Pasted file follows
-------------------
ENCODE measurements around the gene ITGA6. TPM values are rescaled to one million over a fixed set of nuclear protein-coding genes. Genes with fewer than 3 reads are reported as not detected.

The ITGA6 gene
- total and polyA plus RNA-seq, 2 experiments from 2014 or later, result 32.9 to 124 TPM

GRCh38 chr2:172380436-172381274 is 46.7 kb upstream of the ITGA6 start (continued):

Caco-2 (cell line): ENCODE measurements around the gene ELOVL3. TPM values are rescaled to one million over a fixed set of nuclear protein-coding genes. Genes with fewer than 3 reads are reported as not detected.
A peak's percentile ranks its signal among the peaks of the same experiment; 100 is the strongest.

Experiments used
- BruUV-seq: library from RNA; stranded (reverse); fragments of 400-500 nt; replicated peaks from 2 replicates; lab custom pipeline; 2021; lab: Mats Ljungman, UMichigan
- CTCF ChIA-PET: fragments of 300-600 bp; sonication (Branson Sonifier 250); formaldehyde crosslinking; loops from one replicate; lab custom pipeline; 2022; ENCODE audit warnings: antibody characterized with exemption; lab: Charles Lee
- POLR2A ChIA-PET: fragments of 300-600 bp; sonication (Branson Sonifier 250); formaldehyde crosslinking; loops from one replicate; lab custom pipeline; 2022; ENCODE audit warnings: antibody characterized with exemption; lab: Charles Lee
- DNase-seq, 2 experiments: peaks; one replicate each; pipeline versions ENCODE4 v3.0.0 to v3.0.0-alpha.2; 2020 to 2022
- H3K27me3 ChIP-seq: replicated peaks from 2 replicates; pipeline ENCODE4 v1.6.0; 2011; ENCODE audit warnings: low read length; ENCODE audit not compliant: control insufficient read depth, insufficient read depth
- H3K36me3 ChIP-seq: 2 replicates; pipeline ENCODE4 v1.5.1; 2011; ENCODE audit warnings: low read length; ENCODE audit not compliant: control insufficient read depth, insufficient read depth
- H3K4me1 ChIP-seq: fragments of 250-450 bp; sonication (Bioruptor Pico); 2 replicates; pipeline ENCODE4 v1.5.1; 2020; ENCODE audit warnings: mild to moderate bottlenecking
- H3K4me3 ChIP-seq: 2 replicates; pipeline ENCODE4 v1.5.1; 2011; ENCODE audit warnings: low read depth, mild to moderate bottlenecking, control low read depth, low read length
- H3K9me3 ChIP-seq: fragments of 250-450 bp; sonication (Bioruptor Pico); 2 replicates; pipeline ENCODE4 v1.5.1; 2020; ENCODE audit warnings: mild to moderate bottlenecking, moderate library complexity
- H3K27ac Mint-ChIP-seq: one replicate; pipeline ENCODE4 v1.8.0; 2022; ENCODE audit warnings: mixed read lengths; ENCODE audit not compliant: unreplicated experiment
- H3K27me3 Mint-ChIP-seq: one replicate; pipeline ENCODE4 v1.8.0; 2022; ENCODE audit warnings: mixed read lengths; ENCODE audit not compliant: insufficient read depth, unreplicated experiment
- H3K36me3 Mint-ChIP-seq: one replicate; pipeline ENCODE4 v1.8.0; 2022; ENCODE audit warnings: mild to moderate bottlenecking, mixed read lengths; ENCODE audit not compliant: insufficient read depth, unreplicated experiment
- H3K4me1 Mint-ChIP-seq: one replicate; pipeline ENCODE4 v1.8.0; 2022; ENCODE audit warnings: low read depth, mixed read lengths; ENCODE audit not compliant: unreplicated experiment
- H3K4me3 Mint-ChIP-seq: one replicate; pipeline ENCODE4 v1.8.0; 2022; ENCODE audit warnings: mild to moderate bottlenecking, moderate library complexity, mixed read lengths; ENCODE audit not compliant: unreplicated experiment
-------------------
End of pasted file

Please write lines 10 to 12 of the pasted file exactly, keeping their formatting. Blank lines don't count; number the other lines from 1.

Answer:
- POLR2A ChIA-PET: fragments of 300-600 bp; sonication (Branson Sonifier 250); formaldehyde crosslinking; loops from one replicate; lab custom pipeline; 2022; ENCODE audit warnings: antibody characterized with exemption; lab: Charles Lee
- DNase-seq, 2 experiments: peaks; one replicate each; pipeline versions ENCODE4 v3.0.0 to v3.0.0-alpha.2; 2020 to 2022
- H3K27me3 ChIP-seq: replicated peaks from 2 replicates; pipeline ENCODE4 v1.6.0; 2011; ENCODE audit warnings: low read length; ENCODE audit not compliant: control insufficient read depth, insufficient read depth